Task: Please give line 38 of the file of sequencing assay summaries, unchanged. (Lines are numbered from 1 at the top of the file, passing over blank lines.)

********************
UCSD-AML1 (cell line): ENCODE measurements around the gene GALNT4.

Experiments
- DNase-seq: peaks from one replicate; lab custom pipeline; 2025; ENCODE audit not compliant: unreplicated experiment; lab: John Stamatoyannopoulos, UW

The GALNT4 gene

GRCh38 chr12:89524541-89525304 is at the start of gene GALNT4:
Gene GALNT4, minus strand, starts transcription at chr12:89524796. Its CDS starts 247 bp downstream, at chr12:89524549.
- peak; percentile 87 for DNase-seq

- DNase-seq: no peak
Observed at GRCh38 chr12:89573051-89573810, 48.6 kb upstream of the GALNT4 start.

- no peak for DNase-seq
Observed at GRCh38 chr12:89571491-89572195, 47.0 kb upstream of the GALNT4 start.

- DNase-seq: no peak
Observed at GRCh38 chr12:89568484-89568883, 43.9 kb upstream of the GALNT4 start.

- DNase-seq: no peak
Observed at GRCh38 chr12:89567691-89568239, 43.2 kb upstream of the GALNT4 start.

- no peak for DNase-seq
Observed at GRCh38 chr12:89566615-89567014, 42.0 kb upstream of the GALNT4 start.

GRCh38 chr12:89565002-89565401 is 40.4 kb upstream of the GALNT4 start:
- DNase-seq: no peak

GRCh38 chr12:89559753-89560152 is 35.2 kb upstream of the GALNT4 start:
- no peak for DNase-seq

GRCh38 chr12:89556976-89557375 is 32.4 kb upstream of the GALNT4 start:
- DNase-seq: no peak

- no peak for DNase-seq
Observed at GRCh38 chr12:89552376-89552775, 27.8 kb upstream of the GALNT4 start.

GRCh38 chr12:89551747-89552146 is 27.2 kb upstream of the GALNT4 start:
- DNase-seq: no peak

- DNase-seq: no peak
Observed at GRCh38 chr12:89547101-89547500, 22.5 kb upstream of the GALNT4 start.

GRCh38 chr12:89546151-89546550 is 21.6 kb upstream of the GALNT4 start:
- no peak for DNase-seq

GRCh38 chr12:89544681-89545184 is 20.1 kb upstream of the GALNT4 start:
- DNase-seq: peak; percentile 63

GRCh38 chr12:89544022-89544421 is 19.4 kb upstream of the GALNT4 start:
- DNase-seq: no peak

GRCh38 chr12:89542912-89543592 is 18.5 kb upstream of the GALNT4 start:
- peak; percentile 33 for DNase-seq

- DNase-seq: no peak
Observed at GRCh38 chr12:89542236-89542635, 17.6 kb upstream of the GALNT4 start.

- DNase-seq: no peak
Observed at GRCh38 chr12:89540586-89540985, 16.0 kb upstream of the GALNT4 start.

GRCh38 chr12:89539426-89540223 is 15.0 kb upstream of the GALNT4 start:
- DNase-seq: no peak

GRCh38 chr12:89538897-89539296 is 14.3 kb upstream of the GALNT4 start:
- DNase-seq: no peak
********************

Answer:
- DNase-seq: no peak